The play features a somber discussion between a mother and daughter about suicide

GARY ALLEN - The Chehalem Players Repertory will host the Pulitzer Prize winning play "'night Mother" through Nov. 11.

What may seem like somber subject material will actually be a study of human relationships and family communication in a play that kicked off Friday at the Chehalem Cultural Center.

"'Night Mother," a Pulitzer Prize-winning play by Marsha Norman, will continue through Nov. 11 and is presented by the Chehalem Players Repertory.

It plays over the course of several weekends. On Friday and Saturday and Nov. 9-10 it begins at 7:30 p.m.; on Nov. 4 and Nov. 11 it plays at 2 p.m.

Director Steven Koeppen said the play features two actors, a mother and daughter, and centers around the daughter telling the mother she plans to commit suicide that day.

The daughter, Jessie, explains her reasoning to her mother, Thelma, throughout the course of the play: she is epileptic, divorced and generally unhappy with life.

Koeppen said one of the actors brought him the play, as it was on her bucket list to perform in, and he said he thought it was an important subject matter to the time.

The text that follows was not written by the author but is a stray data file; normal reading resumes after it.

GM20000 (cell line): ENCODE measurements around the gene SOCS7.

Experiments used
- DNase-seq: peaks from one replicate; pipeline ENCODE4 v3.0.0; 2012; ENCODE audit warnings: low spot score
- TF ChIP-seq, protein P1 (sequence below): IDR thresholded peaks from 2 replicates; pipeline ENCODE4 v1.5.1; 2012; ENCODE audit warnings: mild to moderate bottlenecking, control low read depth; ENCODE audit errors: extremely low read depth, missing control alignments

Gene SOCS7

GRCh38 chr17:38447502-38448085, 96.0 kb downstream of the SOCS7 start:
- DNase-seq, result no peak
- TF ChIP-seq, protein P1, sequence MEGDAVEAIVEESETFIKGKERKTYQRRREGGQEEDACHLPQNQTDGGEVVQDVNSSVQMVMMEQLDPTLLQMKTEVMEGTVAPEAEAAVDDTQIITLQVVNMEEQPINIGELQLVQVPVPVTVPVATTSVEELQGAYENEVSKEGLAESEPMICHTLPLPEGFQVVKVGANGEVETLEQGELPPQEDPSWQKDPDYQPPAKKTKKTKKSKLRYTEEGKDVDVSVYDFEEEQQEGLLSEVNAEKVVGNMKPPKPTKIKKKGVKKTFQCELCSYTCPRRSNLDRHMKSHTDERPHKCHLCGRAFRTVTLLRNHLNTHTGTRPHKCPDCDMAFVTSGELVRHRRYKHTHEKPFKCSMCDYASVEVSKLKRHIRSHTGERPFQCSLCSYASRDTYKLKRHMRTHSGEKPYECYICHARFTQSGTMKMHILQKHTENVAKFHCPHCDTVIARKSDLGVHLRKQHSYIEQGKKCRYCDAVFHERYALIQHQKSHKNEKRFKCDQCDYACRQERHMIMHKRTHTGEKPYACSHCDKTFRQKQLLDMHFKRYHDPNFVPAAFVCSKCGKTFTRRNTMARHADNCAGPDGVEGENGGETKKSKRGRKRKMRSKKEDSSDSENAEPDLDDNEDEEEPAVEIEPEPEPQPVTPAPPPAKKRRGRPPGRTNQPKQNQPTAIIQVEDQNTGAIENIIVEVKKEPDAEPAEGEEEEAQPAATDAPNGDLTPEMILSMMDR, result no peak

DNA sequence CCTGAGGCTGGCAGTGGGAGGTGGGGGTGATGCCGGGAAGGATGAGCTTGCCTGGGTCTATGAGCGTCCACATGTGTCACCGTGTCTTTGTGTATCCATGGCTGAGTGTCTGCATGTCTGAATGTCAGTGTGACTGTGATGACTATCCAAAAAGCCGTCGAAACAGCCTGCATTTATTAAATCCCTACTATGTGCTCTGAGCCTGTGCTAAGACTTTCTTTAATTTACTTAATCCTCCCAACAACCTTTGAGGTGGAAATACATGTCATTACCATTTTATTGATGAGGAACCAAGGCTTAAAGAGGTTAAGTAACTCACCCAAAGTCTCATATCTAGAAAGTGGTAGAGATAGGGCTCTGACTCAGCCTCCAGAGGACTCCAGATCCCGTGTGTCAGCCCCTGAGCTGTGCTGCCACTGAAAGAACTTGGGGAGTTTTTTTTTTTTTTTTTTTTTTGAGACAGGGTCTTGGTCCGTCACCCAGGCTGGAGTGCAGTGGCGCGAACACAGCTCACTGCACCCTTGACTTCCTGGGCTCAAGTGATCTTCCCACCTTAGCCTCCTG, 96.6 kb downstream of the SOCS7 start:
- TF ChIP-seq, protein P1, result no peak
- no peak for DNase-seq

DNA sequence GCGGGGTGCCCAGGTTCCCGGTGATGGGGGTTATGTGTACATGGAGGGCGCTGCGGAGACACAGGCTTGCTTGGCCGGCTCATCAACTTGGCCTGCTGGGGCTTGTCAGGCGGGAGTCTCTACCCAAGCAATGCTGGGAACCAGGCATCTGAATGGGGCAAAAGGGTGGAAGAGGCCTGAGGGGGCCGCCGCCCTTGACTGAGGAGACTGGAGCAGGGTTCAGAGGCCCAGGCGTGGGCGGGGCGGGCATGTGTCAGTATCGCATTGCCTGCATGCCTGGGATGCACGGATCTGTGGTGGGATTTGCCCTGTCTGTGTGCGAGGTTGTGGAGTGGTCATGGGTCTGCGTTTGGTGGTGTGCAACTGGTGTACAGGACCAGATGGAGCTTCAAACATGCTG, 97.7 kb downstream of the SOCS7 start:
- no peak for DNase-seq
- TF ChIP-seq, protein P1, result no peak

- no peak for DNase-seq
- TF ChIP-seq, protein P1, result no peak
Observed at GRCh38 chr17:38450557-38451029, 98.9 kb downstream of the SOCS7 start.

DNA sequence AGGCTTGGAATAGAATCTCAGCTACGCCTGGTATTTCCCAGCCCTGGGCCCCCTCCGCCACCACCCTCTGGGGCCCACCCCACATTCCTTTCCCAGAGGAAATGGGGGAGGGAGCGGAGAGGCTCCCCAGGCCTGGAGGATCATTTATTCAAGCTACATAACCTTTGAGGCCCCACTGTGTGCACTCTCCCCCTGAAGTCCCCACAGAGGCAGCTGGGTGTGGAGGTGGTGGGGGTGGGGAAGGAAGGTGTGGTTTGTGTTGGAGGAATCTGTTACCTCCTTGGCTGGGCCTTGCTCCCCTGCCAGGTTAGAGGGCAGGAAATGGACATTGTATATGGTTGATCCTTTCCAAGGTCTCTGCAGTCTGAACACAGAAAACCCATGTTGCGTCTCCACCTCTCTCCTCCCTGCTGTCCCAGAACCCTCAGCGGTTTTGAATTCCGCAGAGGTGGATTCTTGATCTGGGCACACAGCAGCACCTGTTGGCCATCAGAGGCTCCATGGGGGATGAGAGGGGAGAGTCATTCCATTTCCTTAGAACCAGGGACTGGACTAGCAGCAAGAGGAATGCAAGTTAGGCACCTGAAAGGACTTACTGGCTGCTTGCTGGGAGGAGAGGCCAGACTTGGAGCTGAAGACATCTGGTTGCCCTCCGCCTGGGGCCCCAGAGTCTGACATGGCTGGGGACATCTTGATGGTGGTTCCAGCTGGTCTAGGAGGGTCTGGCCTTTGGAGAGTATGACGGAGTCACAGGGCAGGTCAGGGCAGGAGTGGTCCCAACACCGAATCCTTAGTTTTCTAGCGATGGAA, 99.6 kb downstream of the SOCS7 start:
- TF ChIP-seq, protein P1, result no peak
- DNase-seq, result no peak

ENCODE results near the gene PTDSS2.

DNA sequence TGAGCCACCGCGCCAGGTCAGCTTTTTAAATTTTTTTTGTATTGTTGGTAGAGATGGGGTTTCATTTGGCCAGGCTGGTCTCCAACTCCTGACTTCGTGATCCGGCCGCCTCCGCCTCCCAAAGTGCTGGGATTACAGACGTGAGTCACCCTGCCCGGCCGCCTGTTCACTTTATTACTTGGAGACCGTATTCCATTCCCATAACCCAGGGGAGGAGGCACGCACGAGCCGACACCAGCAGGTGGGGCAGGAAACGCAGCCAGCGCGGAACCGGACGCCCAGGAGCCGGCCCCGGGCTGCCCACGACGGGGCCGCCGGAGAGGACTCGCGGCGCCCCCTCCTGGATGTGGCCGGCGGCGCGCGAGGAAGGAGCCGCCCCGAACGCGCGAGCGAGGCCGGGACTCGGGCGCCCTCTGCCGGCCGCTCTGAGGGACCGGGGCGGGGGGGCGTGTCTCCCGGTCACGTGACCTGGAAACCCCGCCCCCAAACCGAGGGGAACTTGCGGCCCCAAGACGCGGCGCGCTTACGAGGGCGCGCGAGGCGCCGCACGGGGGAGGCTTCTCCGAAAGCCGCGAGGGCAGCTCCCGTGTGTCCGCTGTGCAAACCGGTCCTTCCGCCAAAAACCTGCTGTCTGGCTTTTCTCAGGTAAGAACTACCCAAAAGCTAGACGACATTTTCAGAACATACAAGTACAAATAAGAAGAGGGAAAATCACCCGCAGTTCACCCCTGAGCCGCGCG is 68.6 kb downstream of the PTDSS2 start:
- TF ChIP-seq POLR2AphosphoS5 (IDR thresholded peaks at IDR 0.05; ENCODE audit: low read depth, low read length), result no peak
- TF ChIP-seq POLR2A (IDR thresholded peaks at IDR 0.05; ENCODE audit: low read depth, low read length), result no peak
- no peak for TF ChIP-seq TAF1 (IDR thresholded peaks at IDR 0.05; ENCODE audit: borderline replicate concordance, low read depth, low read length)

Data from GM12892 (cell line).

"The play fleshes out what the mother and daughter should have been talking about for years," he said.

Koeppen said he recently attended a speech where a psychiatrist was talking about depression and suicide, and the message was that it's normal and OK to feel sad at times.

He added that the script is about more than just suicide, but about the relationship between the mother and daughter, and the influence parents can have on their children, for better or worse.

In addition to winning a Pulitzer, "'night Mother" was made into a movie and was nominated for a Tony Award for best play.

Koeppen said the play has no intermission and a giant clock on stage keeps real time of their conversation. And aside from a few moments where the daughter character leaves the stage, it's the two characters talking the entire time.

Koeppen said the tiny confines of Black Box Theater, which only seats 32 people, will make for an intimate show.

"We're recommending people go online (for tickets) to guarantee having a seat," he said. "It's intimate and the audience will be drawn in because of the intimacy. The audience is close enough that they can feel the emotion."

Although it's a two-person show the troupe began preparing for the show about six months ago with table reads for actors Virginia Kincaid as "Thelma" and Meghan Daaboul as "Jessie."

"We discussed their relationship, what caused the mom to say things to the daughter," Koeppen said, adding that the mother could be harsh one minute and give good advice the next.

The hope is the play will leave audiences thinking about the connections of family, as the play points out that families are not something people can choose.

"In talking to people we've really tried to tell people that (suicide) is not the whole focus of the show, it's about relationships and building trust and how we view ourselves as a parent or child," he said.

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